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The Truth About the Fact: An International Journal of Literary Nonfiction

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Monday, February 1, 2010

“The mob is fickle, brother”

I was willing to let the Tiger Woods thing go – I really was. The world’s wealthiest athlete cheated on his wife, multiple times, and everyone is surprised? Am I willing to let Tiger’s infidelity go? Sure. He made a mistake and didn’t think he’d get caught. Am I willing to let the folks who rant and rave about his behavior and how morally reprehensible he is, get out of this right away? Absolutely not.

Listening to sports talk radio and ESPN –which has undergone a twisted transformation from a network highlighting the best of everything in sports, to an athletic-centric Us Weekly (Suffice to say, it’s gotten so bad I want to shot-put a large blunt object through my TV.)- I can’t comprehend the way some of these people have crafted their view of what an athlete or star should represent in our society. Since when have any of these people inherited the responsibility of being icons of morality and good judgment in our society? Because we bestow that upon them due to their natural athletic talent?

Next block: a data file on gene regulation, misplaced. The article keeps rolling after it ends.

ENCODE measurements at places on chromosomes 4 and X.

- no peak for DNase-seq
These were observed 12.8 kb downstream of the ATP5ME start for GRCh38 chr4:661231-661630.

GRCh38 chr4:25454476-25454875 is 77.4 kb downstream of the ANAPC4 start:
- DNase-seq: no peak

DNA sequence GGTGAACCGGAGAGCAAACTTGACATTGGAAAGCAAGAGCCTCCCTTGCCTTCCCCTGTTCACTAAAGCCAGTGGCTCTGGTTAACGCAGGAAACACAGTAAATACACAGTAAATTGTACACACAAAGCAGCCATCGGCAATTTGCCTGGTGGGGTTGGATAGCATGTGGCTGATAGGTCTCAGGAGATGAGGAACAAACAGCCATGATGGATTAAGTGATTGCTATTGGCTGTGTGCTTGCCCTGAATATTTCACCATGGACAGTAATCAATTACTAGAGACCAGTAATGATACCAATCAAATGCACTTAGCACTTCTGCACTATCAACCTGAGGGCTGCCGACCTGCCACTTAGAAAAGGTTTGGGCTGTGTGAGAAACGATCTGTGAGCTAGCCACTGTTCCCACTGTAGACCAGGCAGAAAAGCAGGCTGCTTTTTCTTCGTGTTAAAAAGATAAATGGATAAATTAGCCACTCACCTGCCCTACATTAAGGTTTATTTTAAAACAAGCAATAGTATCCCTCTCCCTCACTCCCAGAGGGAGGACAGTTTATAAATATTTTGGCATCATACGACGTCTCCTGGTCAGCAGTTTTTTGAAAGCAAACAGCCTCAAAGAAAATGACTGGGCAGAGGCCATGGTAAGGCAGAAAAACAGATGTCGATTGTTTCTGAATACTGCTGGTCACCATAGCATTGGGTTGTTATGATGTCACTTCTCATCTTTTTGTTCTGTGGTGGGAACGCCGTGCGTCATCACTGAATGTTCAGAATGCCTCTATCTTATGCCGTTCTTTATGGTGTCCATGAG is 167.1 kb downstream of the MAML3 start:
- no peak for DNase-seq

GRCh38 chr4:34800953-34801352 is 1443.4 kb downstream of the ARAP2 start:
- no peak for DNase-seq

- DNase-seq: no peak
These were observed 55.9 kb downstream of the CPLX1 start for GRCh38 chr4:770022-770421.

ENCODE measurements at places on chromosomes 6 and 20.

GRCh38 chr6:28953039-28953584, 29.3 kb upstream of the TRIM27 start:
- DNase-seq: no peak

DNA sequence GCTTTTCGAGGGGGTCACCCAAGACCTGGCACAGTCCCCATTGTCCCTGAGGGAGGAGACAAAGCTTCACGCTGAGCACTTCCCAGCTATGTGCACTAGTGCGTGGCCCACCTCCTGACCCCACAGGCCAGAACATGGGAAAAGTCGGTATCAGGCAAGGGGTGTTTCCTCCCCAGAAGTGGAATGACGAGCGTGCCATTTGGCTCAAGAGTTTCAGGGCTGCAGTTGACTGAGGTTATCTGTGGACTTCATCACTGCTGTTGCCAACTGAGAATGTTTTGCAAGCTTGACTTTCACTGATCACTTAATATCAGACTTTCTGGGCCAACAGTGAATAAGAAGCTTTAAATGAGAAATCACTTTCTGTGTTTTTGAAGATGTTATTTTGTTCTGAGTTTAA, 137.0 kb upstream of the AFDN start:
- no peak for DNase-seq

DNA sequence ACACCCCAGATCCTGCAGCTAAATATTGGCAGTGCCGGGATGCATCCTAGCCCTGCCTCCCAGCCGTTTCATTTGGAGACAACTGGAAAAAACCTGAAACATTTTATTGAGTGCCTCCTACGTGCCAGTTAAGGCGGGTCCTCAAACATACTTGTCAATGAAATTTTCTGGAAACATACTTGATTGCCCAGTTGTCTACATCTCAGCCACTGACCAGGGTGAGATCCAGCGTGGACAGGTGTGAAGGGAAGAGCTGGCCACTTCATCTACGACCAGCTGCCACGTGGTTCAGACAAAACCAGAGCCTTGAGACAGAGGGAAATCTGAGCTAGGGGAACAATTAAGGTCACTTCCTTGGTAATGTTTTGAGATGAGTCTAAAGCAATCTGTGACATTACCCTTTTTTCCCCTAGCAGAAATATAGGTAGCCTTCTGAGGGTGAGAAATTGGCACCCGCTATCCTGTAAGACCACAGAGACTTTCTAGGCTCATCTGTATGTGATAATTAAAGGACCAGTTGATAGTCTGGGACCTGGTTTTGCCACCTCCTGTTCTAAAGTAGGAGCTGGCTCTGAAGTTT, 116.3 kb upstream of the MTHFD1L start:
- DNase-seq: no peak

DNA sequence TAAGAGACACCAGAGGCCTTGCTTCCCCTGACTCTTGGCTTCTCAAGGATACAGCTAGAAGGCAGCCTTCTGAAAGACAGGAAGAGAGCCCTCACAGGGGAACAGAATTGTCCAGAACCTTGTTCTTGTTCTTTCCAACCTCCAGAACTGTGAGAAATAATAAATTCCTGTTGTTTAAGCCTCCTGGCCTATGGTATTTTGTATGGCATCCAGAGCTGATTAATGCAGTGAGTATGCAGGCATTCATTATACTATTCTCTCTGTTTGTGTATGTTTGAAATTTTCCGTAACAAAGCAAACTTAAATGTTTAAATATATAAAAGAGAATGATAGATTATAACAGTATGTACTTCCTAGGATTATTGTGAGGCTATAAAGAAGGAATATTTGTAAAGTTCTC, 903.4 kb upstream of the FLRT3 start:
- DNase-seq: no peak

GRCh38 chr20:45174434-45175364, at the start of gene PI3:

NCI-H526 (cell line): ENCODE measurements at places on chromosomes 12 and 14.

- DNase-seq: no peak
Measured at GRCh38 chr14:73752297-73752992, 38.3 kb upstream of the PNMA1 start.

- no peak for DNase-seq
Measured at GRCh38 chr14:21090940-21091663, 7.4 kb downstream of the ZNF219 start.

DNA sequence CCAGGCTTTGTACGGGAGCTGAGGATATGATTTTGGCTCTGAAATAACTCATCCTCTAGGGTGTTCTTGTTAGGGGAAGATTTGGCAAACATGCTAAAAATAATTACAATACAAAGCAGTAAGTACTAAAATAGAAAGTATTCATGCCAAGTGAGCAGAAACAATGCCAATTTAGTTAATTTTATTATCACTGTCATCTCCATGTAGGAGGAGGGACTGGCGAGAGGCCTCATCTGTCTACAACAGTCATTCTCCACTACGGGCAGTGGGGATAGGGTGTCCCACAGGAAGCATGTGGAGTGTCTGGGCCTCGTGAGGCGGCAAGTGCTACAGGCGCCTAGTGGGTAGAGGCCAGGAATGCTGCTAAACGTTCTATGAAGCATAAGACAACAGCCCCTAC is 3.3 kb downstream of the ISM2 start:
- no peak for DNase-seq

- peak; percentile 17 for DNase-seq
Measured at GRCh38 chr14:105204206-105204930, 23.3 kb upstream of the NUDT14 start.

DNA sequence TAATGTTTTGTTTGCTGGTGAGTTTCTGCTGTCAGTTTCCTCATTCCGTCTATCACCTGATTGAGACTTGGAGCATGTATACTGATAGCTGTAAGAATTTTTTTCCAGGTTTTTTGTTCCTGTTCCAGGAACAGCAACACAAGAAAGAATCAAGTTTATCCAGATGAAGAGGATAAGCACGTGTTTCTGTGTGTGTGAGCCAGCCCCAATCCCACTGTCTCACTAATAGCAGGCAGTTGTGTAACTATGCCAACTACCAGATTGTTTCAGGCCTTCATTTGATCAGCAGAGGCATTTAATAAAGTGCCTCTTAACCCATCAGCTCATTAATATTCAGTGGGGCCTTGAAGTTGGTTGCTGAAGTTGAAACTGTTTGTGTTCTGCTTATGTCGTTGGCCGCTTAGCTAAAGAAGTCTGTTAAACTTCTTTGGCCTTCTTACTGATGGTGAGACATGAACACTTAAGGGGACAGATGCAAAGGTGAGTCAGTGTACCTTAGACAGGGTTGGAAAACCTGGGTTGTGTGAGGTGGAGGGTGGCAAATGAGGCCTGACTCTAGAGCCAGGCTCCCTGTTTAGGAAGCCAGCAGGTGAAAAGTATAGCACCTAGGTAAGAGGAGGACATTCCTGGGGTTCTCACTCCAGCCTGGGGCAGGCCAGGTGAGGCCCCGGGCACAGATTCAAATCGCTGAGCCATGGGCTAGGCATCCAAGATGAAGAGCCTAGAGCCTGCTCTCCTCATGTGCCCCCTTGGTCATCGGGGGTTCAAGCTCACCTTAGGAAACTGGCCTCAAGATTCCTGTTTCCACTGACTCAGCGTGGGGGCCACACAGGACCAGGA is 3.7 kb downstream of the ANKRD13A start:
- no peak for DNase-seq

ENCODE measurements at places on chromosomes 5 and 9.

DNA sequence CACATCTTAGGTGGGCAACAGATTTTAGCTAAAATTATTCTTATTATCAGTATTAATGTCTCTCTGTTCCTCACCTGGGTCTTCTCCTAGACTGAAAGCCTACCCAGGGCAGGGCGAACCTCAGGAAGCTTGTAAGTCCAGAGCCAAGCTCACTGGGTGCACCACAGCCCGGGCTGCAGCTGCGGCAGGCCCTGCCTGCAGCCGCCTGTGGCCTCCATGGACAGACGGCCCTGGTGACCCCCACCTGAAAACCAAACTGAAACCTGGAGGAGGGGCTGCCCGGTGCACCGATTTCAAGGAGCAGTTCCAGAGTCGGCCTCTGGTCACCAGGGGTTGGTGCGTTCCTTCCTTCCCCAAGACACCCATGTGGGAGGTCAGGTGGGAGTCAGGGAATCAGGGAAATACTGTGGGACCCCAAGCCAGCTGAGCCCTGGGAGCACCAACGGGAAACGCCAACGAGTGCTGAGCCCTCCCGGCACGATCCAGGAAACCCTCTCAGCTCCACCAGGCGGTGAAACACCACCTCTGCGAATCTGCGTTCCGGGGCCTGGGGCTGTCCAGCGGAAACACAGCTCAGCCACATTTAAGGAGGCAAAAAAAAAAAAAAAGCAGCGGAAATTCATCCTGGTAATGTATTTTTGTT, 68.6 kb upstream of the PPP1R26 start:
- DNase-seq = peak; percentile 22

When I hear the public calling ESPN or a radio show, completely irate that Tiger has cheated on his wife, all I can do is shake my head. Not because I’m disgusted or because I believe Tiger is a terrible person. More pointedly –I’m neither surprised nor upset at his behavior…I almost expected it.

Let’s take a shred of perspective for a second. Look, when you glorify these athletes, place them on pedestals, raise your children to worship them, wear their jerseys and stand in line to get autographs, how is it at all reasonable to expect them to live and act the same way you do? These athletes, celebrities, and stars exist in a reality different from ours. Their everyday world is starkly different than ours.

And you know what? It’s 100% because we create, manufacture, market and sell that environment for them to exist in. Our behavior, our fanhood, is part of an obscure petri dish for the kind of attitude and behavior that these stars exhibit. Listening to blue and white collar workers, who pound the pavement every day making 50 to 80k a year, call in to vent frustration regarding the behavior is absurd. How disappointed they are and, “they should be a better example for the kids, it’s their duty, blah blah blah” –stop it. Just stop. If you want your kids to look up to positive figures in society, bring them up revering priests, prominent community figures who preach what they live or our countries heroes –not an athlete we glorify for their natural talent.